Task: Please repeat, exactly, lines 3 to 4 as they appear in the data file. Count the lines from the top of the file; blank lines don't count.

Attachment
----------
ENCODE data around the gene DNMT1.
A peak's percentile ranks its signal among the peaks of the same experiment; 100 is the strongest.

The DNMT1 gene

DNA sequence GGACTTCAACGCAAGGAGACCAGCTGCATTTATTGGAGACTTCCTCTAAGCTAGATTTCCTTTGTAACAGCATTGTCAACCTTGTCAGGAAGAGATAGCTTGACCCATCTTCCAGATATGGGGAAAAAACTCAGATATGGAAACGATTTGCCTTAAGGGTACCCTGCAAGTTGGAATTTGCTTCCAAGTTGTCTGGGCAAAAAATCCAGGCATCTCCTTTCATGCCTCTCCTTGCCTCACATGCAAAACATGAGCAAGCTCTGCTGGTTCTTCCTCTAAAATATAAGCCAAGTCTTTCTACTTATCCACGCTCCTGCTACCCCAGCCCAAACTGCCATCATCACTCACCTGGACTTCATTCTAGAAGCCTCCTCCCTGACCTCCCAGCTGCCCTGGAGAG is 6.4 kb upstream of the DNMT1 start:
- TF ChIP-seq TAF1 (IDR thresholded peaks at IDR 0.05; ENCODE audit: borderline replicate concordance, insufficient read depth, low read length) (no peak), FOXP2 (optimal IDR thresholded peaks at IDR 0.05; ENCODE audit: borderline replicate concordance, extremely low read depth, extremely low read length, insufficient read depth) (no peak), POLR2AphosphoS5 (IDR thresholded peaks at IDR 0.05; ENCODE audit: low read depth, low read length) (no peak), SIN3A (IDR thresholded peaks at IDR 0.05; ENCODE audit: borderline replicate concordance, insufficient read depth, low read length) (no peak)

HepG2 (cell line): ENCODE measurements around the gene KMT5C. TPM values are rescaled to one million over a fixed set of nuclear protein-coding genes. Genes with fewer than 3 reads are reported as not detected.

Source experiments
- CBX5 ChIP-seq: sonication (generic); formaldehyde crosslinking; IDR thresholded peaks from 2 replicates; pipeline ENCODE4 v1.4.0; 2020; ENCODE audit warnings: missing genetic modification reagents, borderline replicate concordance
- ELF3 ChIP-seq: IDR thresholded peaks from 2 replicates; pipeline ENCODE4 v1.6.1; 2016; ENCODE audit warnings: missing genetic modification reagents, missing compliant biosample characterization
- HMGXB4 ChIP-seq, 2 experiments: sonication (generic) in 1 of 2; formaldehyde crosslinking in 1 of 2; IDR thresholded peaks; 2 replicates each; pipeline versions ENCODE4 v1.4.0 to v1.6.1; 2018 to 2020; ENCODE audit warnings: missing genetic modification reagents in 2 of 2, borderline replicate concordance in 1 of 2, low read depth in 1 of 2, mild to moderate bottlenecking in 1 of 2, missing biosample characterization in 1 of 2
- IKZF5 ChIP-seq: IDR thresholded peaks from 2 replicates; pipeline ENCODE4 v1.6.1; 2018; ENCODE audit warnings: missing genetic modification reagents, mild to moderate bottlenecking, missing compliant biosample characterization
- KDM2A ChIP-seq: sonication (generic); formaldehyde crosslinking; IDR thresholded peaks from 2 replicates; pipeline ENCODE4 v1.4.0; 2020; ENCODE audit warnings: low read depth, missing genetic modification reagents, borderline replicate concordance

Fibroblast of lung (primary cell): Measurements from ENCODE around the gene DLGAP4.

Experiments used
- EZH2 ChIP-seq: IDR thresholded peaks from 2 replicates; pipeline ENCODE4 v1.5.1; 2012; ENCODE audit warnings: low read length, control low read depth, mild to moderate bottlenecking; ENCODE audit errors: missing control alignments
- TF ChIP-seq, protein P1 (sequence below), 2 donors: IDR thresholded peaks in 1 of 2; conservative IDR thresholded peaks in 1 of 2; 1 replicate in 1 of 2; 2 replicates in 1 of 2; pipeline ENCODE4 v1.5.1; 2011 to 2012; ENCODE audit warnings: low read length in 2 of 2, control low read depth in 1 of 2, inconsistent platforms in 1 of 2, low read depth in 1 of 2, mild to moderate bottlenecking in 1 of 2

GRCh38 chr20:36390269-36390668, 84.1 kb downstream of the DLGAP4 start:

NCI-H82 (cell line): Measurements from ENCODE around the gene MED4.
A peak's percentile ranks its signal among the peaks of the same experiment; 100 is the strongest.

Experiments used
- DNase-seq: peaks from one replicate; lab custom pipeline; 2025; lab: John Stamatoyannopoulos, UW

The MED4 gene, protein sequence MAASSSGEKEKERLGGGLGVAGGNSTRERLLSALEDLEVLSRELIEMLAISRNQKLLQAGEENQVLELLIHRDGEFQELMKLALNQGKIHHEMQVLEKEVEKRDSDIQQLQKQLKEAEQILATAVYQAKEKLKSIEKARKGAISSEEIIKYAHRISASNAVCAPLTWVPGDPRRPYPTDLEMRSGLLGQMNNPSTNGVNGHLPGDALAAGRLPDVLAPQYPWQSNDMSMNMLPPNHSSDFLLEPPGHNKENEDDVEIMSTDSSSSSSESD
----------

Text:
The DNMT1 gene

DNA sequence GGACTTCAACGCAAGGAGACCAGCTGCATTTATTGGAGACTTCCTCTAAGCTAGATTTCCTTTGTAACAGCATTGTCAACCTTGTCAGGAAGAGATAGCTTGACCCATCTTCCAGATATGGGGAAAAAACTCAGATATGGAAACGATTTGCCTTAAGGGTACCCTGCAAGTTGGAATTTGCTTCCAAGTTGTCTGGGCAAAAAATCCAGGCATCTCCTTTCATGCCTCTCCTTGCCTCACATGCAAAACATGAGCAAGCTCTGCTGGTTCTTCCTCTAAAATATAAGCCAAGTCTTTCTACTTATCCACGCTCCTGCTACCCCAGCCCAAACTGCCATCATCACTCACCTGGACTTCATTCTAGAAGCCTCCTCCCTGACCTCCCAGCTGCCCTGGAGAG is 6.4 kb upstream of the DNMT1 start: